Just about every day I realize that there are more and more issues to fix in this country. Independents pay for primaries with their taxes, yet they are not allowed to vote in closed primary states.  This is certainly just another example of "taxation without representation". 

I hope to help IndependentVoting.org give political voice to 41-43% of voters in the United States who are Independents."

In the News
Politics for the People Book Club Conference Call this Sunday
 
This Sunday, October 23 at 7pm,  Politics for the People Book Club members will join its founder, Cathy Stewart, and Matthew Desmond, author of the book   EVICTED: Poverty and Profit in the American City, on a conference call where participants will take a look at the housing and eviction crisis in America, the topic of Desmond's book.  Book Club members have been sharing their thoughts about the book in a series of posts on the Politics for the People blog. Here are a few excerpts:

Ramon Pena, longtime independent activist currently living in New Jersey:  It's an honor to write a small piece after reading the book  Evicted: Poverty and Profit in the American City.  I have read many books but none has hit as close to home as this one. Why? Because I was evicted from my apartment in 2014 after 20 years of living there. Never a missed rent or late payment. I was evicted because of  greed.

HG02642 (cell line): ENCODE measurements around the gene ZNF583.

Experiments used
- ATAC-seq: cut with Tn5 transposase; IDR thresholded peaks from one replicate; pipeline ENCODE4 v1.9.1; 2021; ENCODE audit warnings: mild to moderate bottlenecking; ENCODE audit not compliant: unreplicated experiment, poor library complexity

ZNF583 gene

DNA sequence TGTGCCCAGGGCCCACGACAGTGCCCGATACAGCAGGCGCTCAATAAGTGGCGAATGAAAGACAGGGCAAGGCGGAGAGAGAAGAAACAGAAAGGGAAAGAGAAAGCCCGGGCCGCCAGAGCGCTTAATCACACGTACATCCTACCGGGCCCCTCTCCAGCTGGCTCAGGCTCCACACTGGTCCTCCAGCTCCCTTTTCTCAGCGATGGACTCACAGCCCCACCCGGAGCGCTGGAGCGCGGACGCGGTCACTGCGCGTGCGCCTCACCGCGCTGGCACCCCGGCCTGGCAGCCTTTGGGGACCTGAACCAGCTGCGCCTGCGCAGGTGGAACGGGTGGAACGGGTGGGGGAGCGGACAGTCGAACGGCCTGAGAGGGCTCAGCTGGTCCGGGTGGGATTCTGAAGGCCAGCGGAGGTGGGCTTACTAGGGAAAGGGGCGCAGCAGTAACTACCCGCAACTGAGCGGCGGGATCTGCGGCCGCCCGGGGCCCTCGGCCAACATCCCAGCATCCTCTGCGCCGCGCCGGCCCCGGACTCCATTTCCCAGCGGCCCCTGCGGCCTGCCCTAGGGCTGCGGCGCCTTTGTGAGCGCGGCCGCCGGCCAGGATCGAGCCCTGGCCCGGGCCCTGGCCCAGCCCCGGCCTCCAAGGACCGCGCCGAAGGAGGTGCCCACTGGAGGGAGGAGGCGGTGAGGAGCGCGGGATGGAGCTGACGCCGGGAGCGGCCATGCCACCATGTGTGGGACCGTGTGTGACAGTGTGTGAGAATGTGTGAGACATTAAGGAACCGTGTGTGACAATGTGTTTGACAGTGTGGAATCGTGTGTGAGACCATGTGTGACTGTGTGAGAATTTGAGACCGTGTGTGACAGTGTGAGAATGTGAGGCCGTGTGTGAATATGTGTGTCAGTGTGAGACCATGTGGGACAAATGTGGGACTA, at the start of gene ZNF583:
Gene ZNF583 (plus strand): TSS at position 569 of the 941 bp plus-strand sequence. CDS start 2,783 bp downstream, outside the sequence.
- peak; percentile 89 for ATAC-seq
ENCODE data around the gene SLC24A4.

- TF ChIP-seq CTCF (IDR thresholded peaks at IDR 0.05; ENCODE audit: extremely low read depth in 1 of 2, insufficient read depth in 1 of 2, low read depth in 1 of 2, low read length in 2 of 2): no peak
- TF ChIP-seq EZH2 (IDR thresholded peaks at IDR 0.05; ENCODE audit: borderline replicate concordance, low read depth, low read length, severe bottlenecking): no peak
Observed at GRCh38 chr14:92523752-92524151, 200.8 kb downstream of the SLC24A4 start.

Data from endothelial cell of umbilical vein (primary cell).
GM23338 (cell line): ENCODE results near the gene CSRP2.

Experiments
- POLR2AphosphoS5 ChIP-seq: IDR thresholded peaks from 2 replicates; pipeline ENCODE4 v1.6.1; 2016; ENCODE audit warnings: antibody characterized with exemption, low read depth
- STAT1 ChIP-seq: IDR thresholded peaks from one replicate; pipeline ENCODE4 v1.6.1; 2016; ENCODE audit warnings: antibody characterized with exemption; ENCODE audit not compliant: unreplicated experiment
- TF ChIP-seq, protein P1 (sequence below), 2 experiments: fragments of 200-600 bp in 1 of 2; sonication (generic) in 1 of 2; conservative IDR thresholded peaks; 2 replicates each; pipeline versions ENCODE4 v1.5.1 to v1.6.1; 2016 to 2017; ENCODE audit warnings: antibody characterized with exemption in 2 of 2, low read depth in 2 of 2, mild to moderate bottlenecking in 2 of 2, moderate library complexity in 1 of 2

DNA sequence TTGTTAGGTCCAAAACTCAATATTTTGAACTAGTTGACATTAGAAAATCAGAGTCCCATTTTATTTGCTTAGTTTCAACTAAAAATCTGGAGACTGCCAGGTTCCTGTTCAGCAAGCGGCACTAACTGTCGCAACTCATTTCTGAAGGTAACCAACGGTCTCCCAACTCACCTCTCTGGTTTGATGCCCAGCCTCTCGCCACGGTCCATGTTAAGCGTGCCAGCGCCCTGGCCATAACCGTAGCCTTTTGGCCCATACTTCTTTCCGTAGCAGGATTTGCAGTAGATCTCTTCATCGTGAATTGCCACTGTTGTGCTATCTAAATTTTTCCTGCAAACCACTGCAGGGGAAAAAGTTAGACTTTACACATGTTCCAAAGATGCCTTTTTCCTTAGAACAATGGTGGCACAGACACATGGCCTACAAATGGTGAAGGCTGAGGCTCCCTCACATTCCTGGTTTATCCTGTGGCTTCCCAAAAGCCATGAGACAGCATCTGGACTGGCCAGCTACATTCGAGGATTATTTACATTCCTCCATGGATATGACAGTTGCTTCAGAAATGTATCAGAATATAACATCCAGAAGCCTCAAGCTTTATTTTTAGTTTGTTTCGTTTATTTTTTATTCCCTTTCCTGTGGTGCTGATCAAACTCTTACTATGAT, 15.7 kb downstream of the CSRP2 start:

Frank Fear, Professor Emeritus, Michigan State University: Desmond's book should make us feel uncomfortable. He helps us confront this "other reality" in vivid and sometimes raw terms....After finishing the book I spent time thinking about the meaning of Evicted. I concluded that it's a Call to Arms. We must do more, and do better, as stewards of the commonwealth.